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Nineties’ gothica
Susanne Becker

Jonathan Demme’s movie The Silence of the Lambs ( 1990 ): ‘[It] now seems to intend to strike a subtle balance between a male audience that feels threatened by female independence and attractiveness and a female audience that feels threatened by male aggressiveness’ (1991, 10). This balance is politically correct enough to win four Oscars (1992): after the initially

in Gothic Forms of Feminine Fictions
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Claire Hines

magazine and Bond have also been claimed to be symbolic of female independence and sexual freedom, albeit more problematically. The chapter refers to these and other well-established issues and debates in order to approach the portrayal of women in Playboy and Bond, highlighting some similarities between them. In particular the chapter closely analyses how the first Bondrelated Playboy pictorial of November 1965 is not only an indication of how women operate as part of the fantasy, but also expressive of the attractiveness of the Bond character. This, as the chapter

in The playboy and James Bond
Reconfiguring spinsterhood and the Victorian family in inter- war women’s writing
Emma Liggins

‘foredoomed spinster’ by listing her four suitors, Sinclair tries to show female independence as a choice which women, particularly artists, can make, borrowing from suffrage arguments about women’s capacity to resist domestic entrapment by entering the public sphere (1912: 70). Written twenty years after the publicity around the Heger letters, Margaret Lawrence’s chapter on the sisters in We Write as Women (1937) validates their position within ‘the history of the feminist movement’ (1937:  82). Gaskell’s fashioning of Charlotte into a ‘great heroine’, a ‘literary pioneer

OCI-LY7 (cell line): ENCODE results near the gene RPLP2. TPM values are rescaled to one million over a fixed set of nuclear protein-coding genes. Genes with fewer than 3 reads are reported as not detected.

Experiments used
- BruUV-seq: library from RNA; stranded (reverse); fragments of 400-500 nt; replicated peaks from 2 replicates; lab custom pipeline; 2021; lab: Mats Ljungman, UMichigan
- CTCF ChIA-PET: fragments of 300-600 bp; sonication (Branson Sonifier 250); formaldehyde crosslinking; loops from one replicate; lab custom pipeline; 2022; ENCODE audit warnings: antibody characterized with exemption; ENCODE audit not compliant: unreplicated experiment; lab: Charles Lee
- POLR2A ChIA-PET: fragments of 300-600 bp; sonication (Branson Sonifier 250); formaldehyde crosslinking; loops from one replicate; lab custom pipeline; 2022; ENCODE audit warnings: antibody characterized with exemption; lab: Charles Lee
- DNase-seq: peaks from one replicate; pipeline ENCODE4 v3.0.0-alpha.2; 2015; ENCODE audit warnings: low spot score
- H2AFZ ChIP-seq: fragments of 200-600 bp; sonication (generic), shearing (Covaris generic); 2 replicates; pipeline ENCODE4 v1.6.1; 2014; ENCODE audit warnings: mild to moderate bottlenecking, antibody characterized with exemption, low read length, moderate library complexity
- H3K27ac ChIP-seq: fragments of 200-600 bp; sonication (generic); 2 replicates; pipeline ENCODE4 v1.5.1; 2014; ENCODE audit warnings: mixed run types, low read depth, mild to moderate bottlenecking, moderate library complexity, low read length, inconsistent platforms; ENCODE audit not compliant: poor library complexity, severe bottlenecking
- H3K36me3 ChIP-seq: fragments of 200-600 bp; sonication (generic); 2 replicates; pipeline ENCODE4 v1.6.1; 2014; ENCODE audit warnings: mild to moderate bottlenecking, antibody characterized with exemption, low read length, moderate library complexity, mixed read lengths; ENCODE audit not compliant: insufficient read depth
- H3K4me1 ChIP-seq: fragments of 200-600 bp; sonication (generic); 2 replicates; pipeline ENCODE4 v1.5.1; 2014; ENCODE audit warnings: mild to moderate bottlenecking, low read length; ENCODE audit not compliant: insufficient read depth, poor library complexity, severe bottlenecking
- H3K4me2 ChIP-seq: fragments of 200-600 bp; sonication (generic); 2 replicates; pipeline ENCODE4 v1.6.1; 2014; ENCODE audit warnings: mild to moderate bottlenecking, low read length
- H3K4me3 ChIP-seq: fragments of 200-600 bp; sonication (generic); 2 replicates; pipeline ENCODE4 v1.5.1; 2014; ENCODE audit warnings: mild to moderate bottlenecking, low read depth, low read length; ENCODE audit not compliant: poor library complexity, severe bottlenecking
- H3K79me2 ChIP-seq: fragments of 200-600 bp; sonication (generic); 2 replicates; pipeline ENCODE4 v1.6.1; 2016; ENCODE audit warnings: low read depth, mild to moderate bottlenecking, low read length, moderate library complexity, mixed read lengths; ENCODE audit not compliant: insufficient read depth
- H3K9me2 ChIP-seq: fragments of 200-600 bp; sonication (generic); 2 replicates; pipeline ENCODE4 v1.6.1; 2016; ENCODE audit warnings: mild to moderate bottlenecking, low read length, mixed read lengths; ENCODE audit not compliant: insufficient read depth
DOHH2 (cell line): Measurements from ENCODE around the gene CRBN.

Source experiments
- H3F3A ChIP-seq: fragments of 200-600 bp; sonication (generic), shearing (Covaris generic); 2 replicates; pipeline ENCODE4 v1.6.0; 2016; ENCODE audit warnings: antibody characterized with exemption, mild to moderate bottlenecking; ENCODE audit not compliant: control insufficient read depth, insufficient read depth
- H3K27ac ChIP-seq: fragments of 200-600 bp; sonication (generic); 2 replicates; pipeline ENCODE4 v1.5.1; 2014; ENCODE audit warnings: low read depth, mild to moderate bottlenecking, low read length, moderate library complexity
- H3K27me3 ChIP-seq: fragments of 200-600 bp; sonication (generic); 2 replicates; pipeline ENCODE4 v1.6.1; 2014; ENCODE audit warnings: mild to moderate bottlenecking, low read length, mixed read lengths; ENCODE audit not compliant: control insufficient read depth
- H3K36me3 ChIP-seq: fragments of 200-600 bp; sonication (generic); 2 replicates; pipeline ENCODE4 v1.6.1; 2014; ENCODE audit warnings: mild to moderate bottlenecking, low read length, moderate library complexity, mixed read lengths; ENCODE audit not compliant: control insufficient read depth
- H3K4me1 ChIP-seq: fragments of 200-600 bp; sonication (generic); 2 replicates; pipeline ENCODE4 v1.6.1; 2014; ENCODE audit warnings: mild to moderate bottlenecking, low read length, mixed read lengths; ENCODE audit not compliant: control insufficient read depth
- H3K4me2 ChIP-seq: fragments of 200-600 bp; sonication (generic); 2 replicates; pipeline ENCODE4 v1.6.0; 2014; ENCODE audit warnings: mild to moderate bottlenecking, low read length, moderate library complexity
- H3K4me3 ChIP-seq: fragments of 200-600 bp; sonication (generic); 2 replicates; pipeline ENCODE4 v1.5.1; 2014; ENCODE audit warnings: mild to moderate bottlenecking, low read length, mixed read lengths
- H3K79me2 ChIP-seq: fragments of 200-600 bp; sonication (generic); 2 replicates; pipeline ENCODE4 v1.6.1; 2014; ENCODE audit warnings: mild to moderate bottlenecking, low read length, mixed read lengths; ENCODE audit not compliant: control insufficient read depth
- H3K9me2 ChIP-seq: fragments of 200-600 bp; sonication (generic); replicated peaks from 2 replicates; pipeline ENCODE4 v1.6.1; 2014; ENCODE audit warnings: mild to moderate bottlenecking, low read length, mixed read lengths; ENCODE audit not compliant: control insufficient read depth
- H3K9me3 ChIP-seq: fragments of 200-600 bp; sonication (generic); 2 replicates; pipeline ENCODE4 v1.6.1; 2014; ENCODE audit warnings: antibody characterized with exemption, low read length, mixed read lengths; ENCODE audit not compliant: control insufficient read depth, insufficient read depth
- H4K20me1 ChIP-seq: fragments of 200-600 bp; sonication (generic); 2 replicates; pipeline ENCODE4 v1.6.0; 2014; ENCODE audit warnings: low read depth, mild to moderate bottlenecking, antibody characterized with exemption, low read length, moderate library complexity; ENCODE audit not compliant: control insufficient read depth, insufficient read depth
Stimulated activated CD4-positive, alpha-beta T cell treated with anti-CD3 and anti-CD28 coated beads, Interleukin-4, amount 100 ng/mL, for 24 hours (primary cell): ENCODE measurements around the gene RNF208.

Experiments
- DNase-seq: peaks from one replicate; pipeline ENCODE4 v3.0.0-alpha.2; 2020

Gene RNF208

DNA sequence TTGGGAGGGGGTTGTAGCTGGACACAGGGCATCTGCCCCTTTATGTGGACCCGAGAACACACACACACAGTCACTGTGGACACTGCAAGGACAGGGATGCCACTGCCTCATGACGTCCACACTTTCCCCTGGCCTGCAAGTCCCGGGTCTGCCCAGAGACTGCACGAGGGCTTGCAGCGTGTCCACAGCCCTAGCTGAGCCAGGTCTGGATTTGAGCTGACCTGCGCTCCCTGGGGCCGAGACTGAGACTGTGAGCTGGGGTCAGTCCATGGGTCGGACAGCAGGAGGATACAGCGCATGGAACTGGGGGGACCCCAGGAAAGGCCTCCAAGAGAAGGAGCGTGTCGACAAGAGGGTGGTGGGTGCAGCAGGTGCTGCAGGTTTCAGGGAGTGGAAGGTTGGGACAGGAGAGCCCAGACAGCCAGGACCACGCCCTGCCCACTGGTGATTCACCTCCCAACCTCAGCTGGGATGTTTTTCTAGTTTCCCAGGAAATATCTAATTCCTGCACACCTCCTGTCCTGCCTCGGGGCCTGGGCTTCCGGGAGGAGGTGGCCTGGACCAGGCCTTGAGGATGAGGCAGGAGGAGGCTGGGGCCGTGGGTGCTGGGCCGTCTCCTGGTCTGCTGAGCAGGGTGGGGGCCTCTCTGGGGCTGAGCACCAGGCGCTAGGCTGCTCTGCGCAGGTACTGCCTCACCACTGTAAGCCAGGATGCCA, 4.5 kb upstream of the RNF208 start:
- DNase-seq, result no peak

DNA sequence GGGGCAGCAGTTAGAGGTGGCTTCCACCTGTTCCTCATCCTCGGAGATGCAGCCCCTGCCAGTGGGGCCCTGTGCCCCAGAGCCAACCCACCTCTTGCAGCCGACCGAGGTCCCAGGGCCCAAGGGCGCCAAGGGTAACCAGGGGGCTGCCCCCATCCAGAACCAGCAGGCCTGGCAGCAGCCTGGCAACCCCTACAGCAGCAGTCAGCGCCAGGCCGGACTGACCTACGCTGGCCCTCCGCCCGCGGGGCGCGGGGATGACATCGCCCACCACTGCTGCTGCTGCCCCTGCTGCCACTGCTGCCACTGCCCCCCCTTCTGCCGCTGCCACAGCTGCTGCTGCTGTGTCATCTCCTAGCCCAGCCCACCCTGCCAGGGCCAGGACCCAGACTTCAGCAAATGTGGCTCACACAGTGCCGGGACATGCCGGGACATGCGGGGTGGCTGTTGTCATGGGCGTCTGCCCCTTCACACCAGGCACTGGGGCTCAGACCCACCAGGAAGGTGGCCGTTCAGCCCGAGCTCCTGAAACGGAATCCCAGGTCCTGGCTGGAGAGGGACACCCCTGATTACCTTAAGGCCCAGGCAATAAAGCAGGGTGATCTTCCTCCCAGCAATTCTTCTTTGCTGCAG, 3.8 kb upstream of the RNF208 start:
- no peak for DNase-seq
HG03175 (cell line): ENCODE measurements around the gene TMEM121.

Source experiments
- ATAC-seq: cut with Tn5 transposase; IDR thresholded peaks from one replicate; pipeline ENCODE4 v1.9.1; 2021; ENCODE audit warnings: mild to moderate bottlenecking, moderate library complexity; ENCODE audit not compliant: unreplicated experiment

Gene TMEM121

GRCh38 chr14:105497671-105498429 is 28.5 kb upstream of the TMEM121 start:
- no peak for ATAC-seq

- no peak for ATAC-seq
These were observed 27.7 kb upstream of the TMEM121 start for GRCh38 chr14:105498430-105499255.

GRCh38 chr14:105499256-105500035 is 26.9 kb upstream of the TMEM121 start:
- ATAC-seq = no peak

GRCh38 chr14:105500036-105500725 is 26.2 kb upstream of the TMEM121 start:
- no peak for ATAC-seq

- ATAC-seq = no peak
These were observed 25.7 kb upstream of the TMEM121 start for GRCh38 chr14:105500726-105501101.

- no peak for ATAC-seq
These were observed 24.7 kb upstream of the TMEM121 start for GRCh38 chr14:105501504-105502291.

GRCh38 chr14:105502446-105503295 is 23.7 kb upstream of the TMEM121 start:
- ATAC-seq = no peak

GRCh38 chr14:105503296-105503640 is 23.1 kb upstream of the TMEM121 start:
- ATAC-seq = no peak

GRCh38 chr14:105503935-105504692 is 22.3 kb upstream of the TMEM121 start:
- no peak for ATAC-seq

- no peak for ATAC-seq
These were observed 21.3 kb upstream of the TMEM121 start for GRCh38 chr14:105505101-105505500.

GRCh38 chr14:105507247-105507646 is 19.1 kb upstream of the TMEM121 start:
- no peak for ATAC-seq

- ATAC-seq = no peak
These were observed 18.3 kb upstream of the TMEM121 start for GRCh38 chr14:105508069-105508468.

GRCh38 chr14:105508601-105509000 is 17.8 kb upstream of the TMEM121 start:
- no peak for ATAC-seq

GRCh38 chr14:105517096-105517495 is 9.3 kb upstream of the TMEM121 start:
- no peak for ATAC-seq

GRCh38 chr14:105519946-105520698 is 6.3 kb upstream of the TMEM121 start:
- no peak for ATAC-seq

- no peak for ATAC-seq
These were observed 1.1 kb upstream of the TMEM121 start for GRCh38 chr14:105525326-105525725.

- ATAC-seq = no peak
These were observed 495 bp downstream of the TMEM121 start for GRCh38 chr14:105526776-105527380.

in Charlotte Brontë
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Adapting classical myth as Gothic romance
I.Q. Hunter

simply a demonised woman, a standard issue object of terror in a misogynistic genre, but a symbol of female independence, which the film understands self-reflexively to be a projection of male fears: ‘she is what [the men] want Carla to become, the female as object, as an extension of their own being ’ (85). Hutchings notes the frequent images of mirrors in the film, which emphasise visually that

in Monstrous adaptations
The British anti-slavery campaign in Egypt
Diane Robinson-Dunn

the local pashas and beys. 61 One Abyssinian slave was manumitted at Jiddah and then actually married to the master from whom she had tried to escape. 62 By suppressing the slave trade while taking care to restrict female independence, British officials defined proper gender relationships both for Egyptians and for themselves. The ideal that they created was characterised by male authority but

in The harem, slavery and British imperial culture
Women and leisure time in A City Girl (1887) and In Darkest London (1891)
Eliza Cubitt

proposal from George after the death of her illegitimate child. In demonstrating the 79 In Harkness’s London possibility of a ‘fallen’ woman’s recovery, Harkness seems to promise a revelatory picture of female independence, but she dampens the effect by suggesting the bleakness that lies ahead for Nelly. Nelly’s move can be no more positive than her submission to the professedly socialist Arthur. Nelly has had her few hours’ amusement, and misery has cured her of the need for leisure: ‘girlish pleasures seemed such silly things. She had no wish now for theatres and

in Margaret Harkness